With major snow falling for the first time this season in the Northeast and great ice-making weather descending on the Upper Midwest, maybe we shouldn’t be surprised that the 50thAnnual Eagle River World Championship Snowmobile Derby is now just three weeks away. Yet we are.

Snowmobile USA and World Snowmobile Headquarters founder and owner Tom Anderson is also a Derby historian, having attended 37 straight events.

The most anticipated snowmobiling event in a long time is January 17-20, 2013, in Eagle River, Wisconsin, where the sport of snowmobile racing will celebrate 50 years of history at its most epic event.

Preceding the event, we’ll have several stories here on snowgoer.com both looking back at this event’s long history and looking forward to the crowning of a 50th World Champion. For this week’s Friday’s Fast Five, however, we provide some insider analysis.

Some may know Tom Anderson as the tall guy with the deep voice who runs the Snowmobile USA shows in places like Novi, Michigan, Wausau, Wisconsin, and Milwaukee, Wisconsin. Or as the guy who brings the Sneak Peek Snowmobile Tours across the U.S. every spring, showcasing the next year’s models. Others may know him as the founder of the World Snowmobile Headquarters in Eagle River, featuring a museum and showcase of the sport. Insiders on the grassroots network may know him as the guy at the International Snowmobile Congress who serves many

An action image (so, not this one) of 1976 champion Ed Schubitzke helped pay for an expansion to the Anderson family.

different roles. And Derby regulars may think of him as the guy who is on the track prior to the World Championship final, addressing the racers and having them all gather around the Snow Goer Cup before the flagman turns them loose on their quest for history.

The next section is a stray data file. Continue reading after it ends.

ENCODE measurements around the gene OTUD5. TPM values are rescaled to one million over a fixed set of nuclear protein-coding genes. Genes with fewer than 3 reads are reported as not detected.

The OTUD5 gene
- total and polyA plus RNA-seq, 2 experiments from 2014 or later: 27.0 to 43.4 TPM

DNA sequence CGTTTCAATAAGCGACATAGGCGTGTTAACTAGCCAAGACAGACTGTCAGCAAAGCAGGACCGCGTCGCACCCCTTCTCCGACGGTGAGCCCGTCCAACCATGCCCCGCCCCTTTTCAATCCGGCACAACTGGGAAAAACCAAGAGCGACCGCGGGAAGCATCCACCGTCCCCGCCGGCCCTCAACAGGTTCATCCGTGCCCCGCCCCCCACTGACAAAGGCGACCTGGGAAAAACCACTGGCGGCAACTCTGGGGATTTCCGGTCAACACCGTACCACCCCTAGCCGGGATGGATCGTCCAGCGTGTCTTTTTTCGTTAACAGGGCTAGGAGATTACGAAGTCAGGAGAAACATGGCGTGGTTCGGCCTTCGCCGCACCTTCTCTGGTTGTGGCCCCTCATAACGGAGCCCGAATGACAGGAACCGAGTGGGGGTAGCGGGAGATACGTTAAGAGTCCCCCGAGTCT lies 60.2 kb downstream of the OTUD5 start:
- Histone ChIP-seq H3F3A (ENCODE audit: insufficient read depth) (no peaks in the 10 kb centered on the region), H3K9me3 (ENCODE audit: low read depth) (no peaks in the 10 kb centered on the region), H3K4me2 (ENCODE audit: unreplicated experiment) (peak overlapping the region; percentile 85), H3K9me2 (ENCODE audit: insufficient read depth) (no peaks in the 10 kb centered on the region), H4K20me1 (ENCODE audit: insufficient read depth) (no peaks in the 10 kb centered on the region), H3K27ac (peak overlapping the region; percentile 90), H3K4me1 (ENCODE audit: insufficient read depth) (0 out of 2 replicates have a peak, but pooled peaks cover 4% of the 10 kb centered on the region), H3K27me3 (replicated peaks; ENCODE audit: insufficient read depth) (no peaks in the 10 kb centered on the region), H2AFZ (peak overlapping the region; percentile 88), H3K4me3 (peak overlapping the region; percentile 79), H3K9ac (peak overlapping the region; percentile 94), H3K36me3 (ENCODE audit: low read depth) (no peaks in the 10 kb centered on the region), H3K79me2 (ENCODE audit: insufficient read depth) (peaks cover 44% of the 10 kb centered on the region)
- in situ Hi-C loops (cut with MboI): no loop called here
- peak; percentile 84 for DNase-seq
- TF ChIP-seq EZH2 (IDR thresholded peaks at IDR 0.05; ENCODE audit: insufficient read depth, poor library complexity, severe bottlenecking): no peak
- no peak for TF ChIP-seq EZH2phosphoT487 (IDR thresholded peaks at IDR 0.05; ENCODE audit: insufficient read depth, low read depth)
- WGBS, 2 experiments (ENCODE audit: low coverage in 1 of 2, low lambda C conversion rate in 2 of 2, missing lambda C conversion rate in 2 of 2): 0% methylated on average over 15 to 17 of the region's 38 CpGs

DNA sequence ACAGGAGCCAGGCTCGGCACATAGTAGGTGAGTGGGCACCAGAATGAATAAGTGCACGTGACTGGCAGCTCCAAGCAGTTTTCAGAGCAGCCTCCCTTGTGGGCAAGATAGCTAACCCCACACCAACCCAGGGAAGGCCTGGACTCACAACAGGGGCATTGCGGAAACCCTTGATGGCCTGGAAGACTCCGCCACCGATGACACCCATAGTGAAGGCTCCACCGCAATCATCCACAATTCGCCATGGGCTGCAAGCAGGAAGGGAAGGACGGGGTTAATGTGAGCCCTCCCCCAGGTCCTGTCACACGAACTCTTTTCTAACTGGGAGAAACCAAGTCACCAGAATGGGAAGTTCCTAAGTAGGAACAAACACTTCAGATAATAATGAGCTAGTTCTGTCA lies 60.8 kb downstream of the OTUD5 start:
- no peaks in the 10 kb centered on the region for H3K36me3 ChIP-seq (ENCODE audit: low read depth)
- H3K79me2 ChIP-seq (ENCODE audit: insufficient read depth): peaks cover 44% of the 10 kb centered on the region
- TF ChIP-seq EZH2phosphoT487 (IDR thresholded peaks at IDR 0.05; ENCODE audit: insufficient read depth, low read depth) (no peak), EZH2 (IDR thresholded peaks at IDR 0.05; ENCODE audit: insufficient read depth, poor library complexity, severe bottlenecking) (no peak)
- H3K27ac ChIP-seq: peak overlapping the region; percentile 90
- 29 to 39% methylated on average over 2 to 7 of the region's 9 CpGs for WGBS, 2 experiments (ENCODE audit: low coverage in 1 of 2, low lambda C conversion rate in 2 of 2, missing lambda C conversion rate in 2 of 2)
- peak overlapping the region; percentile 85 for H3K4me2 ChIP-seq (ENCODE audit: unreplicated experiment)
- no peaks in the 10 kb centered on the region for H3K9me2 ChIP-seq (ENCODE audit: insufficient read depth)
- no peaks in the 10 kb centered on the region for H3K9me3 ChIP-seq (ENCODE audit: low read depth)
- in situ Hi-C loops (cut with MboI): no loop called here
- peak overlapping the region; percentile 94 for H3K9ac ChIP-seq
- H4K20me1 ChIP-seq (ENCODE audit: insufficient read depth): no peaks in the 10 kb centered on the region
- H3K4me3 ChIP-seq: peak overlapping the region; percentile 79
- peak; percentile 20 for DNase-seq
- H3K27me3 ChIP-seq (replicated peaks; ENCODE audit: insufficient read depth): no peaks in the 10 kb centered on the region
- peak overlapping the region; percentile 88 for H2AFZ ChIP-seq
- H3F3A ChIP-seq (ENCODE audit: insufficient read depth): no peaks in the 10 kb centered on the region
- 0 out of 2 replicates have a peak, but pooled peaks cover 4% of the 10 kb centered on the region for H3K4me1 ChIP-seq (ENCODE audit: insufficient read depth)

But Anderson’s start in the snowmobile racket was as a journalist, including running a regional publication called “Hummer” back in the day. That, and his friendship with the host Decker family, has resulted in Anderson being a regular at the World Championship Derby since 1975. From standing in the corners with a camera around his neck and a notebook in his hands back in the day to now enjoying the glorious view out the window of his luxury suite in turn two, Anderson has seen it all at the Derby over the years.

So, who better to turn to for some Derby memories? We asked Anderson for five memories that are burned into his brain from the Derby. Everything below this point are his words:

 

To me, the Derby is not just a race – it’s a tradition, a total emotional experience and a gathering of thousands of snowmobilers who come to enjoy still another part of this great sport.

 1.       My first Derby in 1975: I was a neophyte publisher of a small state magazine and was awestruck by the grandeur of the Derby. I found myself in the company of so many big names that I had only read about. It was the start of 37 years of great Derby experiences.

2.       The bitter cold of 1977: How cold? I have a pin that says “35 below keeps the riff-raff out.” The motor on the track sweeper broom never shut off. Those of us on the infield held onto the exhaust pipe with our bare hands to warm them up. Film would shatter as we loaded it.

3.       Bobby Donahue’s win in 1988: After nine tries this very personable and super nice guy finally won. Most important to him was finding his dad to ride with him on the victory lap. It showed the value of character and family in this great sport.

4.       Ed Schubitzke in 1976: I took a picture of him in turns three and four that Yamaha bought to use for sales promotion the following fall. What they paid for that photo was used to pay for our third child’s birth. I told Ed the story many years later and he was happy to hear his win helped others.

5.       The Cup: The honor of addressing the starting field just prior to the race as we gather around the Snow Goer Cup is my most memorable time at the Derby. Looking into the eyes of each racer and sharing the intensity, tension, anticipation and attention of the crowd with these young gladiators as we touch the Cup bearing the names of all of the past winners is totally awesome and extremely emotional. 

So, there you have it. Some, of many, of my recollections from the many years of the Derby.

 

Bobby Donahue’s popular victory in 1988 reinforced to Anderson that snowmobile racing is still a family-first sport.

 

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